OpenDocument is a public, well-defined on-disk format which can be relied upon at the application level. sqlite3 databases are not.
(5) By anonymous on 2020-03-22 05:02:49 in reply to 4 [link] [source]
The sqlite3 on-disk record format is not only opaque to applications, but is subject to change in any given release...
I don't believe you. The on-disk format is well-defined. New features are sometimes added such as additional header fields, additional schema options, etc (and there is stuff such as WAL where the data may be in other files; some of these things may change the read version, write version, and/or schema format), but I think the format of the b-trees and records doesn't change. (Type numbers 10 and 11 are for internal use of SQLite only, and their meaning may change in versions of SQLite, and are not used in the database file. I don't know about future, but even if so, they would presumably not be used for existing types if they are made public.) (The way the file format works is also helpful when using writable schema mode, in order to avoid corrupting the database.)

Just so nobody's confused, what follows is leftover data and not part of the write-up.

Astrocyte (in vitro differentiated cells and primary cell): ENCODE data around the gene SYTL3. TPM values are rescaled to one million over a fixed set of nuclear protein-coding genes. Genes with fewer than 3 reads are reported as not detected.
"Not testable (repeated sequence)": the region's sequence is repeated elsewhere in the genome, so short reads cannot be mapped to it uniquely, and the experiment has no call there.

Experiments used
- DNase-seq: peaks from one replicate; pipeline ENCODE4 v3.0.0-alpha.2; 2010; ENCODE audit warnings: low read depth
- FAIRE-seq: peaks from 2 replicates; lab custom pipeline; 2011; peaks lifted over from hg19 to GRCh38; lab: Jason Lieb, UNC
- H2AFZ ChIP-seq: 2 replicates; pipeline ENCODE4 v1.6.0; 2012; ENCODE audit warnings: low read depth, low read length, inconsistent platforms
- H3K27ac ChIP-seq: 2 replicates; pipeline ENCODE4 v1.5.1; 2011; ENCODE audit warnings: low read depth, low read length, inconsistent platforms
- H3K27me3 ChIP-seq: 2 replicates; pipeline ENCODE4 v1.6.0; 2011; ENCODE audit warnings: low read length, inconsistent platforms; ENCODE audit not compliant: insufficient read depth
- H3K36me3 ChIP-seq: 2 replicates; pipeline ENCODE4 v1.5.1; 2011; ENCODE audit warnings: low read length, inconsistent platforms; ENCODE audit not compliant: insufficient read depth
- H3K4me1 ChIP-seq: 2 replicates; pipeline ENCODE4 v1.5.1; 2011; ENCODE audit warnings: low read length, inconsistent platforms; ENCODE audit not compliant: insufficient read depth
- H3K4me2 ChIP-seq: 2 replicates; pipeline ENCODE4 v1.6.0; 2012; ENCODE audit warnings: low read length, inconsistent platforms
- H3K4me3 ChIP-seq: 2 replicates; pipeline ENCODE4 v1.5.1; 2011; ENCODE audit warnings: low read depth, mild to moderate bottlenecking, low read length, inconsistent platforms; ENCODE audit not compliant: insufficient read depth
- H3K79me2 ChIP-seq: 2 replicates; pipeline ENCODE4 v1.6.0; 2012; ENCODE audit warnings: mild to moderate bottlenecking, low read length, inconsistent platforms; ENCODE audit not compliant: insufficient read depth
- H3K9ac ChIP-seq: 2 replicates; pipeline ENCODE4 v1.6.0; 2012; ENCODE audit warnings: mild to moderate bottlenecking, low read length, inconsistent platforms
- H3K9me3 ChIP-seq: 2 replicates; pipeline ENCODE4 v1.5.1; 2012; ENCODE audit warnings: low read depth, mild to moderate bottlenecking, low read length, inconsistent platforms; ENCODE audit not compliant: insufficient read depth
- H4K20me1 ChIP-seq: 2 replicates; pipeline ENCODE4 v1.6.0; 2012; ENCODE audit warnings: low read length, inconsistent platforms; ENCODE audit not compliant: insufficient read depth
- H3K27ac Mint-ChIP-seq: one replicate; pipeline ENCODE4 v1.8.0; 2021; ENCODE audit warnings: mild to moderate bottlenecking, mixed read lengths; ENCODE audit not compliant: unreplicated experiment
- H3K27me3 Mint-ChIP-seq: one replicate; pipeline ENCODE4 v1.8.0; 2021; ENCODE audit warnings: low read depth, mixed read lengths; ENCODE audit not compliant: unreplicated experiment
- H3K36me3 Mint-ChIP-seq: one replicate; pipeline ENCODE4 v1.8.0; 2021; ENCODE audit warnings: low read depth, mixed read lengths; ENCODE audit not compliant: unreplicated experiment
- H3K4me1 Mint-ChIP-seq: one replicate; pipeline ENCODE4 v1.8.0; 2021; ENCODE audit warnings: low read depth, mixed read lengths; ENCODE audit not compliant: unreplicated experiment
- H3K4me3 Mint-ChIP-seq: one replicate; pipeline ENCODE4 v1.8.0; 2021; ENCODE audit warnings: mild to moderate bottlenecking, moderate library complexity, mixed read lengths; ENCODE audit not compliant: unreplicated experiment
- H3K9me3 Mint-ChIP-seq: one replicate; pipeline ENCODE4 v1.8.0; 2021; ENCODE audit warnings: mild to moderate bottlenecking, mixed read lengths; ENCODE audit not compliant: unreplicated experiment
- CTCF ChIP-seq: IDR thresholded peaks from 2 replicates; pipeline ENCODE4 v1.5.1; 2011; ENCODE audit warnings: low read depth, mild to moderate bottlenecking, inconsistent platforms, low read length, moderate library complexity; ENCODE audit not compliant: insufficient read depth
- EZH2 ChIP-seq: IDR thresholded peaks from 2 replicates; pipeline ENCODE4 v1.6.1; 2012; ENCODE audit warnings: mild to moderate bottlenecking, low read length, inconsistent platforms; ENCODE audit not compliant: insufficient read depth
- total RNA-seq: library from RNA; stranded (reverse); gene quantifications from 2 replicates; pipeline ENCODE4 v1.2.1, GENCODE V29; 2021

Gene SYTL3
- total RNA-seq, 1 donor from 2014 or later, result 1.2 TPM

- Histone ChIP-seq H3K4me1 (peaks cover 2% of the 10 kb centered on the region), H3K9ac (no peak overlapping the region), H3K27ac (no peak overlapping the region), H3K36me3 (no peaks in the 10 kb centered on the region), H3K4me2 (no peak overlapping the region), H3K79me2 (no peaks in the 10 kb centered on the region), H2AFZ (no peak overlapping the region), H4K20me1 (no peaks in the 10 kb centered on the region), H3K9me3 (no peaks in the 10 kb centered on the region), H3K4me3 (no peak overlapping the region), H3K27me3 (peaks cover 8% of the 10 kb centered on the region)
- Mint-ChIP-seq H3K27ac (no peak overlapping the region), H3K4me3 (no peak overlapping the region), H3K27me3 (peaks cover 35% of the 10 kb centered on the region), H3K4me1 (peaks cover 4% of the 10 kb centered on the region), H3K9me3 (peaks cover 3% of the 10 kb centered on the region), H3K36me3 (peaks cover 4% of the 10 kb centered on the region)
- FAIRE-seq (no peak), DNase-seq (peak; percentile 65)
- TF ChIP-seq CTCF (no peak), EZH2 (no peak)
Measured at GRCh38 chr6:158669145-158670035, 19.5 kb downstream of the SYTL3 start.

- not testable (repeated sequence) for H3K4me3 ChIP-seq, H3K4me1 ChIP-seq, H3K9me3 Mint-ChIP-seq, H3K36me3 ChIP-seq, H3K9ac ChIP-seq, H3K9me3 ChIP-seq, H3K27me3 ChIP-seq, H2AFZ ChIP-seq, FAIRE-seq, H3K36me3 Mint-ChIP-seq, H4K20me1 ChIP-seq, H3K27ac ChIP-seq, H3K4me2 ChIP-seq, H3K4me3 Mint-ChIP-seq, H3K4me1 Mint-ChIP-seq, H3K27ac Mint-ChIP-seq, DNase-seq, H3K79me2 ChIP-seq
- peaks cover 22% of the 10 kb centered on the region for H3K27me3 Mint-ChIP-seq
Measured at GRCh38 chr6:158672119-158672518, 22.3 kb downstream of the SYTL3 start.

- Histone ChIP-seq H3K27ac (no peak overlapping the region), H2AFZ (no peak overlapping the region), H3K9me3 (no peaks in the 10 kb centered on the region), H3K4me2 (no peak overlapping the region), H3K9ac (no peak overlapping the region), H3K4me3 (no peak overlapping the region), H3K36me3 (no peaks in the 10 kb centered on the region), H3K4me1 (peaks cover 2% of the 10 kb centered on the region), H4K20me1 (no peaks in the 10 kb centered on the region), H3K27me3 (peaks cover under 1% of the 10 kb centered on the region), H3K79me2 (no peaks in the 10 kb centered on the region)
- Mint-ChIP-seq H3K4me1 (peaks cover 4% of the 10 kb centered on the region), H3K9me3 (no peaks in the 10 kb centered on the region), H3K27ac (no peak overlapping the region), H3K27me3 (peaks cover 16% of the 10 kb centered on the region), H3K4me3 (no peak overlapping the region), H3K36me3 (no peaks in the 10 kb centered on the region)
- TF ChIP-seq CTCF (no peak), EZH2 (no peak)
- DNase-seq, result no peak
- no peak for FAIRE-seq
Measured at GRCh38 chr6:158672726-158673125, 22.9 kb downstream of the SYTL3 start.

Anyways, the reason I mainly wanted it (although other people may have different reasons for wanting it) is to be able to serialize/deserialize a single record of SQL values as a byte string, and not for touching the database file directly.
(6) By Stephan Beal (stephan) on 2020-03-22 05:10:10 in reply to 5 [source]
I don't believe you.
The proof is in the API. If it was intended to be used by client-level code, there would be public APIs for doing so.
(7) By Richard Hipp (drh) on 2020-03-22 11:21:13 in reply to 4 [link] [source]
The on-disk file format is fixed and stable. It is well-defined at https://sqlite.org/fileformat.html. This is important. It means that SQLite version 3.31.1 can read and write a database created by 3.0.0. And SQLite version 3.0.0 can read and write a database created by 3.31.1, as long as the 3.31.1-created database does not contain any new features that were added since 3.0.0 was released.
Part of the test suite verifies that new releases of SQLite can understand legacy database files.